The Committee recommends an assessment of whether current practices are appropriate and what can be done to strengthen the institutions’ utilization of leeway inherent in the current rules for crediting of subjects and topics to be included in a degree system.

The Committee recommends trial of admission to Mooc offerings at Norwegian institutions for applicants who do not meet the traditional requirements for admission to higher education.

Chap. 06.06 Copayment and the principle of free higher education

The Committee believes that Mooc offerings in Norway in the first place should be free.

The Committee recommends that the Ministry is undertaking a review of the rules for personal payments to institutions opportunities to claim fees for parts of a group of participants will be made clear.

Chap. 6.7 Educational support

The Committee recommends that considered whether to grant educational support to learners in Mooc and similar offers with flexible workload and duration. With similar offerings means other forms of online promotions or offers that combine online and campus education.

The Committee believes that Mooc and similar offerings outside Norway and the EU / EEA area should be considered to provide the basis for educational support.

The committee believes that the assessments of changes in education funding scheme also must asses the impact on foreign students.

Chap. 6.8 Funding of higher education

The Committee recommends that the funding system should facilitate incentives or arrangements which support the cooperation between the institutions on the development and supply of Mooc and similar offers, such as flexible ways to share the benefit of credit production.

The Committee recommends considering the introduction of an incentive for education relevance in the funding system. Cooperation between educational institutions and actors in the labor sector on Mooc and similar offers can be an indicator of such relevance.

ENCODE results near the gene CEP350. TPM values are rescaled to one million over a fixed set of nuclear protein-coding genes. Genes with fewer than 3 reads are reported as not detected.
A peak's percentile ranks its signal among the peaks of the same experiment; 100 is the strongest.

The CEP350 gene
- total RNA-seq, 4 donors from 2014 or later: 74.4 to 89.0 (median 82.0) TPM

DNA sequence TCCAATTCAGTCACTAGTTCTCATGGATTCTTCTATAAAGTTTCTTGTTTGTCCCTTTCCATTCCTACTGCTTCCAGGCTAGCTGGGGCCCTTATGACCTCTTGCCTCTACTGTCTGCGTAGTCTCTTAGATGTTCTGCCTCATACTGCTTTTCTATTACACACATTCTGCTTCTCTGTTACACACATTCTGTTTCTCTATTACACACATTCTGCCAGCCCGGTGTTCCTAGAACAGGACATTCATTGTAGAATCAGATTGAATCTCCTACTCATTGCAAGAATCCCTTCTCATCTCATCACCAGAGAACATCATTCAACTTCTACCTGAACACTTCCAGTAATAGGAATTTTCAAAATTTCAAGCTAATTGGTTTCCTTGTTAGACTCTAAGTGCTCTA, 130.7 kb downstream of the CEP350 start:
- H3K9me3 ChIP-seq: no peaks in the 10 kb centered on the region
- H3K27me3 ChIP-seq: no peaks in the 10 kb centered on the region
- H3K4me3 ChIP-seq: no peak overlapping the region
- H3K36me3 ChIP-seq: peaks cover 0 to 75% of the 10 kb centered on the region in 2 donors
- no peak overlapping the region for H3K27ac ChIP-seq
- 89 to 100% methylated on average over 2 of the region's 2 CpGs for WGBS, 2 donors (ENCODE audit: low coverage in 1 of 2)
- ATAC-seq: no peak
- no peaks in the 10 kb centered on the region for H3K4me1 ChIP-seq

The Committee recommends that there be annual allocation within the strategic assets of the funding, to support the development of educational content and the development of technological infrastructure for Mooc and similar offers.

Jisc RSC Scotland Open Education Joint Forum

Earlier this week I was invited by Jisc RSC Scotland to attend their Open Education Joint Forum which took place at the Informatics Forum at the University of Edinburgh.  It was a very well attended event that featured a packed programme of thought provoking and  engaging presentations that highlighted a range of really inspiring open education developments.   I’ve put together a storify of the event’s lively twitter back channel here and links to all the presentations are available from Jisc RSC Scotland here.

Open Scotland

Lorna M Campbell, Cetis and Joe Wilson, SQA

I kicked of the event with a short overview of the Open Scotland before passing over to Joe who challenged the audience to share their educational resources, before talking about about the benefits of openness and calling for changing mindsets around Open Education.  Joe also reminded us that there is a real strength in Scottish education, we have dedicated and talented teaching staff and by opening up education they can shine for learning.

Joe Wilson, SQA

Joe Wilson, SQA

Massive Open Online Courses: Open education  of course?

Martin Hawksey, ALT